Capitalism worked for two hundred years, but times change, and systems become corrupt. George Soros, a man of staggering wealth, has stated that he would like to be remembered as a philosopher. My suggestion is that this great man start and sponsor a forum for great minds to come together to create a new system of government that truly represents the common man's interest, while at the same time creating rewards great enough to attract the best and brightest minds to serve in government roles without having to rely on corruption to further their interests or lifestyles. This forum could be similar to the one used to create the operating system, Linux, which competes with Microsoft's near monopoly. I believe there is an answer, but for now the system is clearly broken.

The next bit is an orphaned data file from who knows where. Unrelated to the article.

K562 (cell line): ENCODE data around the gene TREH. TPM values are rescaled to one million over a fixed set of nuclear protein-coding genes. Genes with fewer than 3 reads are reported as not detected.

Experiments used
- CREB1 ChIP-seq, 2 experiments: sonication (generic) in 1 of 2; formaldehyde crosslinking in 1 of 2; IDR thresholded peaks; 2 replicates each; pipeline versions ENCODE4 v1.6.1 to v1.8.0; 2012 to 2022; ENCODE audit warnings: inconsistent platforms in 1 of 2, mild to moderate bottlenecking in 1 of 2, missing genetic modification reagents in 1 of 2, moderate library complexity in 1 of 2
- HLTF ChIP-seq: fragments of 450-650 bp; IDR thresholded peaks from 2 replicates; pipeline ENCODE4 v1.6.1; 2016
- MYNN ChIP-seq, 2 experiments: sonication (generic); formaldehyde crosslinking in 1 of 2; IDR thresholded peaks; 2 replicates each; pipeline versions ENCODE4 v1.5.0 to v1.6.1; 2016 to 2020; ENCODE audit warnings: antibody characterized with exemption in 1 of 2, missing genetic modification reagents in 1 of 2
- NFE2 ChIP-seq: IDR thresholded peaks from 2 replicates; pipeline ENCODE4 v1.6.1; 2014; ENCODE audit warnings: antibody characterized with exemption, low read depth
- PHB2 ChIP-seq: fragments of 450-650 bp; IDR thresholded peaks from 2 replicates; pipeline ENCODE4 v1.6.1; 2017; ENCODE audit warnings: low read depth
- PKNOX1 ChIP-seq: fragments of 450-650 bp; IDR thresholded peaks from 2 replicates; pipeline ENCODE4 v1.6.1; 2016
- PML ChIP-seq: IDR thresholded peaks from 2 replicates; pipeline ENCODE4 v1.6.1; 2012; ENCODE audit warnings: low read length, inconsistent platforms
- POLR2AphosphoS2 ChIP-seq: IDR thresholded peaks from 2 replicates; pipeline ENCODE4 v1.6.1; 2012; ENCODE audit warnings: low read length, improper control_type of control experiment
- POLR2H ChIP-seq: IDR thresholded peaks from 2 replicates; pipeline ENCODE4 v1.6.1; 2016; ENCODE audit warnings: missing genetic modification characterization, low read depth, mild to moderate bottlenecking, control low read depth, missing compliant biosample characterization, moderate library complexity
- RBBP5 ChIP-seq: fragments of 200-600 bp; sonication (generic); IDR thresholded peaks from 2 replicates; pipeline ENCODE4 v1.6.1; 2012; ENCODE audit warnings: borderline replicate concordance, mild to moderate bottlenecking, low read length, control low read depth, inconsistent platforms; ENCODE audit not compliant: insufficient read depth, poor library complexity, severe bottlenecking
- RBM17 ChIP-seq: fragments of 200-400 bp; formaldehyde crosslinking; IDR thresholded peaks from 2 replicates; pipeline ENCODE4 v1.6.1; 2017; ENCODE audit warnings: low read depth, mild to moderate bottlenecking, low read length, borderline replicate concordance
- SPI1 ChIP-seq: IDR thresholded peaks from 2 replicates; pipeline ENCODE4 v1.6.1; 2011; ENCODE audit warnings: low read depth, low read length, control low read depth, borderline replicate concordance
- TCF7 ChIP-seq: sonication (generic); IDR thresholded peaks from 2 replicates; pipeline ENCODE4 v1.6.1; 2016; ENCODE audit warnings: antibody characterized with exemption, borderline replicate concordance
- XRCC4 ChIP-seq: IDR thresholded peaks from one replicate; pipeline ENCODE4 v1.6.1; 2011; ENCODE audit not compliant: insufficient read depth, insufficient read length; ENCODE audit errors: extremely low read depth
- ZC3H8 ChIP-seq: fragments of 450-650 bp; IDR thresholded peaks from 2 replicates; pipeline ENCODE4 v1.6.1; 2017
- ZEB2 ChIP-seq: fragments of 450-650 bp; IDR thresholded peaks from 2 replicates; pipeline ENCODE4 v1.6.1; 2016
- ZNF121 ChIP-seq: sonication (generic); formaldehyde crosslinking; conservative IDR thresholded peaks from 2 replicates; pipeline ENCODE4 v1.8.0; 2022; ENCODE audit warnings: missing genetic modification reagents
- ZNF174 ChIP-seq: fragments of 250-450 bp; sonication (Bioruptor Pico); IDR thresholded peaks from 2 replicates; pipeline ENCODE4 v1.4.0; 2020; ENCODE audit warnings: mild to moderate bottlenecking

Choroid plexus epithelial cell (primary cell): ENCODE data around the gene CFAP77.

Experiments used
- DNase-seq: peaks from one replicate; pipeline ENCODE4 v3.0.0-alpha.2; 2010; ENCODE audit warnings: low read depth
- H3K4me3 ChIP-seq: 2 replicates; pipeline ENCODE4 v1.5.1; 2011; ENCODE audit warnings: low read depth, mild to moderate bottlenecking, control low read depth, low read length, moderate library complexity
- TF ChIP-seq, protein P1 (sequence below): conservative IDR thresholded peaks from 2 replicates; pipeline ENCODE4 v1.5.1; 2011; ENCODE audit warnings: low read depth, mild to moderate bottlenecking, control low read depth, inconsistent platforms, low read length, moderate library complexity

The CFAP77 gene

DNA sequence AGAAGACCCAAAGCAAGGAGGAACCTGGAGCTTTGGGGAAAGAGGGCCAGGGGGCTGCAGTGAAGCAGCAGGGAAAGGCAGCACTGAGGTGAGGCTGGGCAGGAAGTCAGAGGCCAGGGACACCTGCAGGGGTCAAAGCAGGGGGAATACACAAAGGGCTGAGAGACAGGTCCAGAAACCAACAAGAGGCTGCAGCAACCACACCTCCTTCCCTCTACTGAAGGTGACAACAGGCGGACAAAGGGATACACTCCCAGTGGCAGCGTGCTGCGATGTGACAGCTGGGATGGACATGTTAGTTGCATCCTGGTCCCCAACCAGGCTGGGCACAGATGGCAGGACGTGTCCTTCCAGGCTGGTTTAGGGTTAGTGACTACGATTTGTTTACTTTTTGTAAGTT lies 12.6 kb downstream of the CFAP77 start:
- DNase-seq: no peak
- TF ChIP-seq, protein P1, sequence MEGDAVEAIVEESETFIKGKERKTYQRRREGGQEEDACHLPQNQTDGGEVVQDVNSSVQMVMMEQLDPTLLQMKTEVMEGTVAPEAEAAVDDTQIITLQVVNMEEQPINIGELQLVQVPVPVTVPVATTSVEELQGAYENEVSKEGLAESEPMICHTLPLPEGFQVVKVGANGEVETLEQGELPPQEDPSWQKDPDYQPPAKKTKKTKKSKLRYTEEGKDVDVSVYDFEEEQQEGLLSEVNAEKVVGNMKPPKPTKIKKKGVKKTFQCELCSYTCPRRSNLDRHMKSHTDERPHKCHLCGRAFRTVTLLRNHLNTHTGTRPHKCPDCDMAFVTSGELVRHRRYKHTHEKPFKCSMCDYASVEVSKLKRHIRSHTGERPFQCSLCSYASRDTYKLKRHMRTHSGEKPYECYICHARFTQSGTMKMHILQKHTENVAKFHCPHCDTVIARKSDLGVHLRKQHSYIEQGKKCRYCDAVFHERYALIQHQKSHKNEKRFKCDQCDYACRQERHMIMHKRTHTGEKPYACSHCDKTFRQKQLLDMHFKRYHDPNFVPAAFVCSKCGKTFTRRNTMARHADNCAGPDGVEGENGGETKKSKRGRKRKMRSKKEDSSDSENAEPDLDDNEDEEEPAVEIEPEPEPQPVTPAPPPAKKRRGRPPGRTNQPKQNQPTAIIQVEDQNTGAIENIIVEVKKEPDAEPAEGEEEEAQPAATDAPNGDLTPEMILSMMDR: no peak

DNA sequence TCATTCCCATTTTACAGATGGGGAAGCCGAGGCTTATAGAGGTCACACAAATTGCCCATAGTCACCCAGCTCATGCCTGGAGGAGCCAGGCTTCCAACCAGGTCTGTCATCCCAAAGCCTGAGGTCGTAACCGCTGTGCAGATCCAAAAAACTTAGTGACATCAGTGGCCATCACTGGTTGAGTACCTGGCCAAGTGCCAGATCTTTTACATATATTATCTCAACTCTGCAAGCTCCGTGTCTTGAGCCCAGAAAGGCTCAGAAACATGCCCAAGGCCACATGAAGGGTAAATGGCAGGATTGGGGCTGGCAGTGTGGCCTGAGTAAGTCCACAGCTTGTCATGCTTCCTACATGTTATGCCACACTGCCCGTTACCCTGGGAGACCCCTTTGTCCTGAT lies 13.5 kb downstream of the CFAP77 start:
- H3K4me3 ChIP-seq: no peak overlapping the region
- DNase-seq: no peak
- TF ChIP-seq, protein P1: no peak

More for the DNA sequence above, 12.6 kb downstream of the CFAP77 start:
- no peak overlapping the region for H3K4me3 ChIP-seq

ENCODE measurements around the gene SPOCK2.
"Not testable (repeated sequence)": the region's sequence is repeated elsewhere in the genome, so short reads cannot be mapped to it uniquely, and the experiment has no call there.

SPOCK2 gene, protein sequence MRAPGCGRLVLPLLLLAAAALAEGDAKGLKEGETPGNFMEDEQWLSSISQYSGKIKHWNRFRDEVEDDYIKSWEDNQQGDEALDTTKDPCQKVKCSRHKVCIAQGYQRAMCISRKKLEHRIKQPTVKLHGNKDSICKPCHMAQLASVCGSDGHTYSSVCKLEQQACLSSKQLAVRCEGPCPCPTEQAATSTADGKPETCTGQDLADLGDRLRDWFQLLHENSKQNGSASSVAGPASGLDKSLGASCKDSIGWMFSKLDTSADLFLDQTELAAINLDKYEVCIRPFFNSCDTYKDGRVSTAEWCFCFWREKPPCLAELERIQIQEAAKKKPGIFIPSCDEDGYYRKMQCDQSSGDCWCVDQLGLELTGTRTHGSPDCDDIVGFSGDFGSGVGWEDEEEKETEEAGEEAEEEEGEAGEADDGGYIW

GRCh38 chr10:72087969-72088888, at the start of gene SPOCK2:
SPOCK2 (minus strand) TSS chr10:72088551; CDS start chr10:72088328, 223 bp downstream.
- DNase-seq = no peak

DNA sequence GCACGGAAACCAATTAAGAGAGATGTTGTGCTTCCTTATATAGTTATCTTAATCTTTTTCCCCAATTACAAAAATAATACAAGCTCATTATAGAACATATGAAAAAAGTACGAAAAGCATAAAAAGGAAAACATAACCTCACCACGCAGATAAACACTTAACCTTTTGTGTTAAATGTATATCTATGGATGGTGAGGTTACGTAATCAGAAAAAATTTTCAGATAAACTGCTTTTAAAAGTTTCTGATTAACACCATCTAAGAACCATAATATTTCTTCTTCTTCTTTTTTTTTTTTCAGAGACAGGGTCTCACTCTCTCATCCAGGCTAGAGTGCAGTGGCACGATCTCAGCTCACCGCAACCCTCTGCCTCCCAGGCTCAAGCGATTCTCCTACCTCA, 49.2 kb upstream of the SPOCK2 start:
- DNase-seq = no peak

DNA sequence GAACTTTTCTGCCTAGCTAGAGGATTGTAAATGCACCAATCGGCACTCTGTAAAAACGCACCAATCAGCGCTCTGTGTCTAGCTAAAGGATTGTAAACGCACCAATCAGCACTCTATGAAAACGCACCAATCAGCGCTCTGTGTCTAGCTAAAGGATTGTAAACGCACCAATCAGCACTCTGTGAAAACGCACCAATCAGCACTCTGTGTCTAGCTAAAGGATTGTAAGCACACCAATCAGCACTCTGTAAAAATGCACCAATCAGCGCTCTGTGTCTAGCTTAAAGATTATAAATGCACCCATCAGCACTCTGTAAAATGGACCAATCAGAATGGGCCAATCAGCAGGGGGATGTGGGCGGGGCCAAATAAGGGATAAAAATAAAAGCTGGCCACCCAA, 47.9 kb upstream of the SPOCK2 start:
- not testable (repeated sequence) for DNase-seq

Lastly, while I still have an audience, I would like to bring attention to an alternative food and energy source. You won't see it included in BP's, "Feel good. We are working on sustainable solutions," television commercials, nor is it mentioned in ADM's similar commercials. But hemp has been used for at least 5,000 years for cloth and food, as well as just about everything that is produced from petroleum products. Hemp is not marijuana and vice versa. Hemp is the male plant and it grows like a weed, hence the slang term. The original American flag was made of hemp fiber and our Constitution was printed on paper made of hemp. It was used as recently as World War II by the U.S. Government, and then promptly made illegal after the war was won. At a time when rhetoric is flying about becoming more self-sufficient in terms of energy, why is it illegal to grow this plant in this country?